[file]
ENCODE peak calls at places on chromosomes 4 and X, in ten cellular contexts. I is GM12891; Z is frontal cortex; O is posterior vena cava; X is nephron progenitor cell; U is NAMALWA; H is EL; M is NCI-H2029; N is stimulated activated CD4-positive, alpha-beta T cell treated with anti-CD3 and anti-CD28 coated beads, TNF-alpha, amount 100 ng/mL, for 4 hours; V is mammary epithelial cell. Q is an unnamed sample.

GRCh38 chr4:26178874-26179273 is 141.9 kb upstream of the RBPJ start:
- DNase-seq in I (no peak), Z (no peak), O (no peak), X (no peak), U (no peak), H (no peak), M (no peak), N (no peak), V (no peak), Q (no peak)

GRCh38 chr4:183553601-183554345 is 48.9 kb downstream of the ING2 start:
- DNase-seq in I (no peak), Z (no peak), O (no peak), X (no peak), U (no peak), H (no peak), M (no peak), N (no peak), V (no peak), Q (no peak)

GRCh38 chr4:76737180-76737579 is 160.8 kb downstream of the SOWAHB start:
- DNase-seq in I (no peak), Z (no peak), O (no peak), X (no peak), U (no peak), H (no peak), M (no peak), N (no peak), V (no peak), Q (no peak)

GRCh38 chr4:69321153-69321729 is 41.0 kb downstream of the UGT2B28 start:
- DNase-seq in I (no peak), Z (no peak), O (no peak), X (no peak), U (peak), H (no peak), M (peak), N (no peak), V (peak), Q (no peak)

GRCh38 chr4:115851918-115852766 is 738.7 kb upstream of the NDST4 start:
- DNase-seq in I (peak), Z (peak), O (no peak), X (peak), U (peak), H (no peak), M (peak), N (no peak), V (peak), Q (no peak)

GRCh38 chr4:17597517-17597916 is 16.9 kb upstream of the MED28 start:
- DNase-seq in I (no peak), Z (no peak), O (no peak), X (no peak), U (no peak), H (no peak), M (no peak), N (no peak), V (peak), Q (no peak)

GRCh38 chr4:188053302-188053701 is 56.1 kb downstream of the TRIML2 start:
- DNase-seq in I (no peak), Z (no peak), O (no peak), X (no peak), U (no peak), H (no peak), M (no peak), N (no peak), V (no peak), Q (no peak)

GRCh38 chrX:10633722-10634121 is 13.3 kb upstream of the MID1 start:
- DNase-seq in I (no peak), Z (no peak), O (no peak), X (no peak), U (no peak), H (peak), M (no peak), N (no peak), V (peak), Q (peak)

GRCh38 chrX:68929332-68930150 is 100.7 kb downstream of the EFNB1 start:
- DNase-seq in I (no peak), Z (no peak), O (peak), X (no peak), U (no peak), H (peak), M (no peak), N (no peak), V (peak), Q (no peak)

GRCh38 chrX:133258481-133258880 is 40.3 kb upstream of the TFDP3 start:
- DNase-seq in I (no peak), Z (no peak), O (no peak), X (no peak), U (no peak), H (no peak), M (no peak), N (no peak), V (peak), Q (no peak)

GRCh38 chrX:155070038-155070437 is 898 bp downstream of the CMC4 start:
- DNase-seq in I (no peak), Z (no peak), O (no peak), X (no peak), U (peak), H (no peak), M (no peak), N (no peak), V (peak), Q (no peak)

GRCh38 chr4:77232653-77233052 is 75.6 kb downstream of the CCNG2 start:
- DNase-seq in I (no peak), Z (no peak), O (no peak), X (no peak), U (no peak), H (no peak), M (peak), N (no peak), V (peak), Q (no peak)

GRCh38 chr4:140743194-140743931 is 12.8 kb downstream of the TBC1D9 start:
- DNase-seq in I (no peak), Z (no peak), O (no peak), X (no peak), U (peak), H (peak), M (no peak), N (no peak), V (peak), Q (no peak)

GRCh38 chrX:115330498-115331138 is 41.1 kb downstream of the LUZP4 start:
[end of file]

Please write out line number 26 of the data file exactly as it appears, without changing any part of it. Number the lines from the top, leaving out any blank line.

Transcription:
GRCh38 chr4:140743194-140743931 is 12.8 kb downstream of the TBC1D9 start: